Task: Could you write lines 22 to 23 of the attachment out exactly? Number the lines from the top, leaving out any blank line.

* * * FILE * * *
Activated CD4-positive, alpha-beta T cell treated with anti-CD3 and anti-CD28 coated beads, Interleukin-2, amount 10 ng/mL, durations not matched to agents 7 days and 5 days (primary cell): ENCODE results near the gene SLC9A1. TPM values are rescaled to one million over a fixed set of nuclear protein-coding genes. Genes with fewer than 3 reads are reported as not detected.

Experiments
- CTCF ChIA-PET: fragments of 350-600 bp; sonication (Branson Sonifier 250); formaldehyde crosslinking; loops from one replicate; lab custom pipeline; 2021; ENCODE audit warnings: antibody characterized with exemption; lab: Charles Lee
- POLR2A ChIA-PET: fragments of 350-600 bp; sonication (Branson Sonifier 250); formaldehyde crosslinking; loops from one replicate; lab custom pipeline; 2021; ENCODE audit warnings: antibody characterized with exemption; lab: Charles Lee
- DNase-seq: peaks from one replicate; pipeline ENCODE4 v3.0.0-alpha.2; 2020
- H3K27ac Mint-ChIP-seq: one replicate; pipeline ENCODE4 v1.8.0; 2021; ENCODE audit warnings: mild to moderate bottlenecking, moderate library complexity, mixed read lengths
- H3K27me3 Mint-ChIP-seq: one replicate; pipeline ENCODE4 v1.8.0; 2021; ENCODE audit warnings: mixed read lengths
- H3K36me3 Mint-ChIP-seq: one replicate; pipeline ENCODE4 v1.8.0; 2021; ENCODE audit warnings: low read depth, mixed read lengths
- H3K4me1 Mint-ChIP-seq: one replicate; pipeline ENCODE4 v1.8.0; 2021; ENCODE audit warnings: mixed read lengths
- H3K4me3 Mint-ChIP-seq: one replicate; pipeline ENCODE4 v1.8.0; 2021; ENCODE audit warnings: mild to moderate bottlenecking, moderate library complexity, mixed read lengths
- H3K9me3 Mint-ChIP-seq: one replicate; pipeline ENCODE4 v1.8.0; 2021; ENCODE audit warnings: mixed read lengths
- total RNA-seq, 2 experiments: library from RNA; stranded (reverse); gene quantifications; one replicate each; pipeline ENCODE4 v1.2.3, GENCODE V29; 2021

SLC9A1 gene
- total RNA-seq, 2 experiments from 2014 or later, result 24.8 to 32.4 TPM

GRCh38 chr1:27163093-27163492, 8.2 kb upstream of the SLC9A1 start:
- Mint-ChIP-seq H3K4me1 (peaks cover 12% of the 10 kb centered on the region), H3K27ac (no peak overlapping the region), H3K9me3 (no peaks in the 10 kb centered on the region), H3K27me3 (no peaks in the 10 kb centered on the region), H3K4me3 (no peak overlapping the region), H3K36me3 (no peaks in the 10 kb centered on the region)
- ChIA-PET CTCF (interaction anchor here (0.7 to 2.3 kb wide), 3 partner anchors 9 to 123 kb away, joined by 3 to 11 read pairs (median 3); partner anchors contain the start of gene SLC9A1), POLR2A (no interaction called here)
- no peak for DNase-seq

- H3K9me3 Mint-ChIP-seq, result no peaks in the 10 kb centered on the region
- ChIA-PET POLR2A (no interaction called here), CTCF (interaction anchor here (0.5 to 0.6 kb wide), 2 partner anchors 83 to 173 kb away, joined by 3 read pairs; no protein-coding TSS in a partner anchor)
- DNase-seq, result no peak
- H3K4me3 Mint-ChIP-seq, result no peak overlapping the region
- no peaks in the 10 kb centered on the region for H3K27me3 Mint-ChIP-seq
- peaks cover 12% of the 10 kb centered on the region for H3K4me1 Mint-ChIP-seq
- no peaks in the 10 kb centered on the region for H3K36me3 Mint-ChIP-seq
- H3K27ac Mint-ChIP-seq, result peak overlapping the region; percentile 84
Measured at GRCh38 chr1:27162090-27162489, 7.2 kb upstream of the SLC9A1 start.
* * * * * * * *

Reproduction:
- H3K4me3 Mint-ChIP-seq, result no peak overlapping the region
- no peaks in the 10 kb centered on the region for H3K27me3 Mint-ChIP-seq